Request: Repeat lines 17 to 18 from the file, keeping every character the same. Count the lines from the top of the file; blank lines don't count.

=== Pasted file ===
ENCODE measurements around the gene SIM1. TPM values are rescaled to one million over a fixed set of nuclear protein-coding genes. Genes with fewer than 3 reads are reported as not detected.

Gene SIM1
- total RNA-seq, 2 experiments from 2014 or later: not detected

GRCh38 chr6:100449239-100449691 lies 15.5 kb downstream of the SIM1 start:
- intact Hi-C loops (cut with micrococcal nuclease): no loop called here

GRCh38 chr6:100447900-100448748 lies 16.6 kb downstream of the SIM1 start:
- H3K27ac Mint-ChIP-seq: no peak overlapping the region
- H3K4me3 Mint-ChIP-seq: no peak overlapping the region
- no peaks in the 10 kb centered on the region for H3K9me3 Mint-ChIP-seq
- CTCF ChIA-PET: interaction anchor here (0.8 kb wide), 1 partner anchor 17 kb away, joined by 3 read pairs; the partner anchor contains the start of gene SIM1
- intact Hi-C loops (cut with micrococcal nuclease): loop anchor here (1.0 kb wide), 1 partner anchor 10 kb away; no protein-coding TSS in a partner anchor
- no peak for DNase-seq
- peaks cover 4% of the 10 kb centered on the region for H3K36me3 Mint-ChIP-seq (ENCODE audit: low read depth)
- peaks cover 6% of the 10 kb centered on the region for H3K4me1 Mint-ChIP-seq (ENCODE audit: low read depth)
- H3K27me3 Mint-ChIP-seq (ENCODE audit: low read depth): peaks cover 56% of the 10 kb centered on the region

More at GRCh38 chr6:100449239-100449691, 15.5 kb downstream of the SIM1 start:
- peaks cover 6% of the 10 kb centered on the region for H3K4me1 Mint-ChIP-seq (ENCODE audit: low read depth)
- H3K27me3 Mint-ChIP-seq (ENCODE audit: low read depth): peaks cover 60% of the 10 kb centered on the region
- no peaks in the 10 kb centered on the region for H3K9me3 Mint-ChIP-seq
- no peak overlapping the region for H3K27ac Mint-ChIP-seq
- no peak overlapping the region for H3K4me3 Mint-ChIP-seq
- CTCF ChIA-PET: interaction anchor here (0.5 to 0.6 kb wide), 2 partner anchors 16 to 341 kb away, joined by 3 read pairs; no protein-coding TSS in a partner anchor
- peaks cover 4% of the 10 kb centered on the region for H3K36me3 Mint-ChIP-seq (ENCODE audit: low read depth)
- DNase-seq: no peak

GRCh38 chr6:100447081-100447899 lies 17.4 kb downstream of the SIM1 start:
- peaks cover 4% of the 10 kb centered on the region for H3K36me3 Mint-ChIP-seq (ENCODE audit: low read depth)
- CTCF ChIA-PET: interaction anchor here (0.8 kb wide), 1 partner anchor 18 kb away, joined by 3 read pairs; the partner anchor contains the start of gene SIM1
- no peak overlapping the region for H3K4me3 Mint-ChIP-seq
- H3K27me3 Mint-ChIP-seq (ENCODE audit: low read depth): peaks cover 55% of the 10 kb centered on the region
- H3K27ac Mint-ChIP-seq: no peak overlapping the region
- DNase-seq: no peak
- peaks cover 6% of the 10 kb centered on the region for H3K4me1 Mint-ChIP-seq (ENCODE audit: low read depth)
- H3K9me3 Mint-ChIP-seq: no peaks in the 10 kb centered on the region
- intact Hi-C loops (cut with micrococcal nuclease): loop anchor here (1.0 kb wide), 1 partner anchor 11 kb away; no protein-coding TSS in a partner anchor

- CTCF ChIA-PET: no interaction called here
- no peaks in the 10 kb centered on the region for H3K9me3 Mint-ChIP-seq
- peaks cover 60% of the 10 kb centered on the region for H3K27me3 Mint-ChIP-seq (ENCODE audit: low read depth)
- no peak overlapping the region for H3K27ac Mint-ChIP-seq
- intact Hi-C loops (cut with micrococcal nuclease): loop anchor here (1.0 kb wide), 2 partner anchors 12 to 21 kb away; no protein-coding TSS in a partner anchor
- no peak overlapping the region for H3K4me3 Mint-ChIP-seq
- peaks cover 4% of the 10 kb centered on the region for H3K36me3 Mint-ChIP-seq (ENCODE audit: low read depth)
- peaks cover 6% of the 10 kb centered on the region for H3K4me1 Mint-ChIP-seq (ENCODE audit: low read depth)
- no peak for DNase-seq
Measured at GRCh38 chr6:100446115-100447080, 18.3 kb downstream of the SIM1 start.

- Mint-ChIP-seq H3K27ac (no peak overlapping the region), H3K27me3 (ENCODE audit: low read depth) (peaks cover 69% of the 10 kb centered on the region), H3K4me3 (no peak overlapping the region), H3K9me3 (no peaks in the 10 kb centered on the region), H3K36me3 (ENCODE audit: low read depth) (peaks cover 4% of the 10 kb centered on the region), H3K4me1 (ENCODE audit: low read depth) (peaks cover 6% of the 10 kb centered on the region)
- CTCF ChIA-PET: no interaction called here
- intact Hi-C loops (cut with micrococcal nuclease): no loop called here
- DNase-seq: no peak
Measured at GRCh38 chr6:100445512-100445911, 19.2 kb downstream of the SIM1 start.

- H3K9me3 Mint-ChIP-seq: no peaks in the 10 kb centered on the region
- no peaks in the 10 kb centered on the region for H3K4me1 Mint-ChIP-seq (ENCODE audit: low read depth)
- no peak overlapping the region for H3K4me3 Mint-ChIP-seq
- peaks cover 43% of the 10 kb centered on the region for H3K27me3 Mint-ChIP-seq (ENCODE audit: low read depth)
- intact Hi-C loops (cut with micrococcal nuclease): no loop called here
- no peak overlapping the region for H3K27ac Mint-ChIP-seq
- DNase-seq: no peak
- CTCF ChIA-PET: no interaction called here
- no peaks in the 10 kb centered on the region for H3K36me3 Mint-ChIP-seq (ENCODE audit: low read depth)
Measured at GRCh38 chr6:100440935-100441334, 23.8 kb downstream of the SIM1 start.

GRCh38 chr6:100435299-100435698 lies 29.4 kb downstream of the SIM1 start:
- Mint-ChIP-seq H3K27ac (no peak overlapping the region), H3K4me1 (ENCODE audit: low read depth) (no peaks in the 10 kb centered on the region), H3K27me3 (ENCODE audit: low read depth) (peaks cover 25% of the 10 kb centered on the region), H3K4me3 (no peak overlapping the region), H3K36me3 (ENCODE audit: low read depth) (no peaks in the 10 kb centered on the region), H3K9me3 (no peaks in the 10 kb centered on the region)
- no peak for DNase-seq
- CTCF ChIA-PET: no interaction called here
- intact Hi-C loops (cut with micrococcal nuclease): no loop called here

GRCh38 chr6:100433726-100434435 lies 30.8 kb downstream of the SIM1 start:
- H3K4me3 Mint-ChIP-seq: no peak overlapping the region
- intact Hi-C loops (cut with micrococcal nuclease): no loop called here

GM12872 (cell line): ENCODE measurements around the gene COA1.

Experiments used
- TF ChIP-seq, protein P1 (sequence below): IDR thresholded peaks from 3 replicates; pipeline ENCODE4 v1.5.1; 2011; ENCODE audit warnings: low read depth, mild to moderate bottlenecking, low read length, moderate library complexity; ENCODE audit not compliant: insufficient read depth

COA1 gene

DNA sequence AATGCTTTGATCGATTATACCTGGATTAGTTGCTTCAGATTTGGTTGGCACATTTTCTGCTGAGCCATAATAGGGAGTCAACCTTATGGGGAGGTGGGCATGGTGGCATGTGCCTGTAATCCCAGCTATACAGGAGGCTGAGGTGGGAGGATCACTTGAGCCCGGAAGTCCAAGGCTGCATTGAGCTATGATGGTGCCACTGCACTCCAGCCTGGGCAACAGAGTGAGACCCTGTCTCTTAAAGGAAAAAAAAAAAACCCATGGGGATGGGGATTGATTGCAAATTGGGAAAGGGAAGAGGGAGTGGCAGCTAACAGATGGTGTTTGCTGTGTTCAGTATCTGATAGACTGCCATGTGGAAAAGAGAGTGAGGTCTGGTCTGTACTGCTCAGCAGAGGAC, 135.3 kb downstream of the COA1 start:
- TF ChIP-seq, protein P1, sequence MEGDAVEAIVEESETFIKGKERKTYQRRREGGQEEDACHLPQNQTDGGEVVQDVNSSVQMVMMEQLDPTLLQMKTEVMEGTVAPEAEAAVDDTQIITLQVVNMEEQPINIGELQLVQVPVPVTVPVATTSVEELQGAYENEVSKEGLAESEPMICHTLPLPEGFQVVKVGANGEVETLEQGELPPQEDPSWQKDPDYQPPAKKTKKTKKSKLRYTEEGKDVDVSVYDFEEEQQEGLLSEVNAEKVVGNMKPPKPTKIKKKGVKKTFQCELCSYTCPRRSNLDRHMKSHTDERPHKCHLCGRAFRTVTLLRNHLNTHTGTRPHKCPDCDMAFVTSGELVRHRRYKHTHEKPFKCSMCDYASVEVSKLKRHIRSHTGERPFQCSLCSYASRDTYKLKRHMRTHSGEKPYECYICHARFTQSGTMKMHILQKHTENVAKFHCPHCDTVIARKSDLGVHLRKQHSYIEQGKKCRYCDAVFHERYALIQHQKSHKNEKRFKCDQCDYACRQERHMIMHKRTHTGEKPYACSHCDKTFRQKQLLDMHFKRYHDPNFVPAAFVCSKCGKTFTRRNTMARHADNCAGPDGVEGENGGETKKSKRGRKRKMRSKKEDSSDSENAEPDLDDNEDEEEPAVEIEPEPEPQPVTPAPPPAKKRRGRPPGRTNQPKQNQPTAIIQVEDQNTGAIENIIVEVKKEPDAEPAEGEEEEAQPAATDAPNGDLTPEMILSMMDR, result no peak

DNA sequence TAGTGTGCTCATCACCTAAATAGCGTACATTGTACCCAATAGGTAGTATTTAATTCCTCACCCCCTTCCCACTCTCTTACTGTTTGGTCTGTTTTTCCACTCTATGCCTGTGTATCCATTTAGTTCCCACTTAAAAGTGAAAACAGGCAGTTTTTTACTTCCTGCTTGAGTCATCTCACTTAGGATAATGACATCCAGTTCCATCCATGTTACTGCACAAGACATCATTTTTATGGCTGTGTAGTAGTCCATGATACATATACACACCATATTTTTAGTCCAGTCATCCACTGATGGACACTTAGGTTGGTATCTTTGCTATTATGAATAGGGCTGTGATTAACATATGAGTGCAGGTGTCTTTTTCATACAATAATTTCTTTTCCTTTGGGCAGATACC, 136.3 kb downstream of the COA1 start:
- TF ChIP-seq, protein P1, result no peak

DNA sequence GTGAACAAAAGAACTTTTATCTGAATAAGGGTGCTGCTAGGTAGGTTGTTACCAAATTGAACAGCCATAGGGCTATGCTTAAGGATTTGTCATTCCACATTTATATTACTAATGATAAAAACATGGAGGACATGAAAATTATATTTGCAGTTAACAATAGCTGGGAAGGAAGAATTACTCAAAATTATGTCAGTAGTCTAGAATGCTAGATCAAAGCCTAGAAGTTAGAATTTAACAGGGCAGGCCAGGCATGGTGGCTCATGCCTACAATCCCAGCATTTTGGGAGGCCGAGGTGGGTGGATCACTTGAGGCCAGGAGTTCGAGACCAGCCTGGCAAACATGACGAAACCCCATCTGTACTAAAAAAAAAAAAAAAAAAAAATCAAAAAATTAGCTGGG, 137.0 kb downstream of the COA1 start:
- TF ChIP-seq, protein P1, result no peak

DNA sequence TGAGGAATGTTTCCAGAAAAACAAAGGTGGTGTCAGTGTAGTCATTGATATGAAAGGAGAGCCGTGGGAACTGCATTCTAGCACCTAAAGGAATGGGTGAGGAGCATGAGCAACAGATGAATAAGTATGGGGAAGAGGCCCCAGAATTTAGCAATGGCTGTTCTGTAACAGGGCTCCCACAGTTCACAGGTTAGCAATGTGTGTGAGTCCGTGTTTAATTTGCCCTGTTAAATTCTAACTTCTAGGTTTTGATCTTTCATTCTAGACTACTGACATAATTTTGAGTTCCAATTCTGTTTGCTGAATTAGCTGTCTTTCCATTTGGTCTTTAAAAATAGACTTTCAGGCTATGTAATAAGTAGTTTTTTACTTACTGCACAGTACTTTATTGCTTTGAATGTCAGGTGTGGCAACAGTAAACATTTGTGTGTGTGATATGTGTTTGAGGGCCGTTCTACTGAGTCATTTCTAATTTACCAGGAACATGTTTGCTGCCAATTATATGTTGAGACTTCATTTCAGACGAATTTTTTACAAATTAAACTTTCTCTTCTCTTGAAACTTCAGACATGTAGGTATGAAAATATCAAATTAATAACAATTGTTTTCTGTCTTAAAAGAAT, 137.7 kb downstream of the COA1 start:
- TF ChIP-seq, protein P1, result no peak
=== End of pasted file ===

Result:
- peaks cover 6% of the 10 kb centered on the region for H3K4me1 Mint-ChIP-seq (ENCODE audit: low read depth)
- H3K27me3 Mint-ChIP-seq (ENCODE audit: low read depth): peaks cover 60% of the 10 kb centered on the region